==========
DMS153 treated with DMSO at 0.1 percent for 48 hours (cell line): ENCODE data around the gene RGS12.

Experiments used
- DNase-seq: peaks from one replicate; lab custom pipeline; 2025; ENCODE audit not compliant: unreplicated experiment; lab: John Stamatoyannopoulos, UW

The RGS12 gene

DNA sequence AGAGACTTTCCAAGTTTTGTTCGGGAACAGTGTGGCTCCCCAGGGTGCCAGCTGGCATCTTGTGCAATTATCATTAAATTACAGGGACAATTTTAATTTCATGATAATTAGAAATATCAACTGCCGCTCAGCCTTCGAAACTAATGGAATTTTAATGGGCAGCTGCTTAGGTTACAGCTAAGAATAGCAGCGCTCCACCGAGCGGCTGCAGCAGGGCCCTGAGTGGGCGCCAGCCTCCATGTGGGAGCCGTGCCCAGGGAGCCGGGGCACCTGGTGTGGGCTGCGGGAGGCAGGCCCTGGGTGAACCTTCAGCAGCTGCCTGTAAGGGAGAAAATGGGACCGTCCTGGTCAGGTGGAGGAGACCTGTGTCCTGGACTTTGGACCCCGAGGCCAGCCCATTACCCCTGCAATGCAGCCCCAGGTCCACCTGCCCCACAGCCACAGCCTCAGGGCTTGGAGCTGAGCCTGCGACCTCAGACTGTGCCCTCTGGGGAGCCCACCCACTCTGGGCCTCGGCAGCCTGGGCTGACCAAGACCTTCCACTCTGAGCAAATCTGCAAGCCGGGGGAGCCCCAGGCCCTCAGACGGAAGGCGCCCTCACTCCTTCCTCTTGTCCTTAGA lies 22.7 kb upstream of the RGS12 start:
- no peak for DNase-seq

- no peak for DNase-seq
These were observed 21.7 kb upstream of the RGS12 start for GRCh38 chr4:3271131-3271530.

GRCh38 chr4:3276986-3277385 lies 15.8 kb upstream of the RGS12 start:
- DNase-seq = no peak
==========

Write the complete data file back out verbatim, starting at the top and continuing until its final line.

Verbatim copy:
DMS153 treated with DMSO at 0.1 percent for 48 hours (cell line): ENCODE data around the gene RGS12.

Experiments used
- DNase-seq: peaks from one replicate; lab custom pipeline; 2025; ENCODE audit not compliant: unreplicated experiment; lab: John Stamatoyannopoulos, UW

The RGS12 gene

DNA sequence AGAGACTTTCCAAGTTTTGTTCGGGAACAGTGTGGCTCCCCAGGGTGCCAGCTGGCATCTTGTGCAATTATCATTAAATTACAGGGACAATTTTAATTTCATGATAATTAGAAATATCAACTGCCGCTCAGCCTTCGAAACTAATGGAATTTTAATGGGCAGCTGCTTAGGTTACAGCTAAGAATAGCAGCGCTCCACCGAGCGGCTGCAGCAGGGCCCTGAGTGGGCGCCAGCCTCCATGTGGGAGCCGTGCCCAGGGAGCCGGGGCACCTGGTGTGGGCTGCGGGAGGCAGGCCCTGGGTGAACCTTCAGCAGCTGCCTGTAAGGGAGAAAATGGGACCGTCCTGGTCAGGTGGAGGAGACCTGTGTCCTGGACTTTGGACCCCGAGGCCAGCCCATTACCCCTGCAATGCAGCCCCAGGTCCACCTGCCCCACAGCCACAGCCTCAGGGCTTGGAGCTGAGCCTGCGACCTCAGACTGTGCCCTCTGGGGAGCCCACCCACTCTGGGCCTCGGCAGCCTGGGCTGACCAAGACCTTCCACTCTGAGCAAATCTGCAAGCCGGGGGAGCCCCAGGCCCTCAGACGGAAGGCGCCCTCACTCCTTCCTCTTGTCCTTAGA lies 22.7 kb upstream of the RGS12 start:
- no peak for DNase-seq

- no peak for DNase-seq
These were observed 21.7 kb upstream of the RGS12 start for GRCh38 chr4:3271131-3271530.

GRCh38 chr4:3276986-3277385 lies 15.8 kb upstream of the RGS12 start:
- DNase-seq = no peak